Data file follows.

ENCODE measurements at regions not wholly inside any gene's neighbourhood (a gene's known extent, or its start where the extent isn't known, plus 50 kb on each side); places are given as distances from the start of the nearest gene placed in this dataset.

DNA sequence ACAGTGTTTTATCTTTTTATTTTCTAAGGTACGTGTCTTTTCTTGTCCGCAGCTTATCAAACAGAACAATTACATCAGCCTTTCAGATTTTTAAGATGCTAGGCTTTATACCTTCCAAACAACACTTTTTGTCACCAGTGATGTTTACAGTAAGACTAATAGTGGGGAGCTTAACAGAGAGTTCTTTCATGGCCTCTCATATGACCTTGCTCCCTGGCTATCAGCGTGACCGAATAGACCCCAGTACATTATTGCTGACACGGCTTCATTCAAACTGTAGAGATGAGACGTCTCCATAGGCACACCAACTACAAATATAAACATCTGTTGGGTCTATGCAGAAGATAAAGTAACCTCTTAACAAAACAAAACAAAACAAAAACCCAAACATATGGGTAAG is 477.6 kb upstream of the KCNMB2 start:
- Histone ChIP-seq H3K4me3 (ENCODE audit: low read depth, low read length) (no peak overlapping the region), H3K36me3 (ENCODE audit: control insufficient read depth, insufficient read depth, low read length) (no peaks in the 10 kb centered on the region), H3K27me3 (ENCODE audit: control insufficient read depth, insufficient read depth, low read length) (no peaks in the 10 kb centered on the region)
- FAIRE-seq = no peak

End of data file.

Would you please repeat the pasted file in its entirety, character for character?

ENCODE measurements at regions not wholly inside any gene's neighbourhood (a gene's known extent, or its start where the extent isn't known, plus 50 kb on each side); places are given as distances from the start of the nearest gene placed in this dataset.

DNA sequence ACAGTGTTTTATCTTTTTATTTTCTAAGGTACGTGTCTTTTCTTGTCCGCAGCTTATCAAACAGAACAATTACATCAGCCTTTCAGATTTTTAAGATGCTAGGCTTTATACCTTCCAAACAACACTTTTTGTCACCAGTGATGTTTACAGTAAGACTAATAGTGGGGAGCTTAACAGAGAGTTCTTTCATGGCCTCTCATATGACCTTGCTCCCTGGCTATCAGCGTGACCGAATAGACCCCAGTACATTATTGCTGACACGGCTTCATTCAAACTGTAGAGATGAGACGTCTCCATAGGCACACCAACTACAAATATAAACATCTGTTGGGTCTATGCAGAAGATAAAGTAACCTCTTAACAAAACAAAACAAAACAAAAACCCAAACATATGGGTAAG is 477.6 kb upstream of the KCNMB2 start:
- Histone ChIP-seq H3K4me3 (ENCODE audit: low read depth, low read length) (no peak overlapping the region), H3K36me3 (ENCODE audit: control insufficient read depth, insufficient read depth, low read length) (no peaks in the 10 kb centered on the region), H3K27me3 (ENCODE audit: control insufficient read depth, insufficient read depth, low read length) (no peaks in the 10 kb centered on the region)
- FAIRE-seq = no peak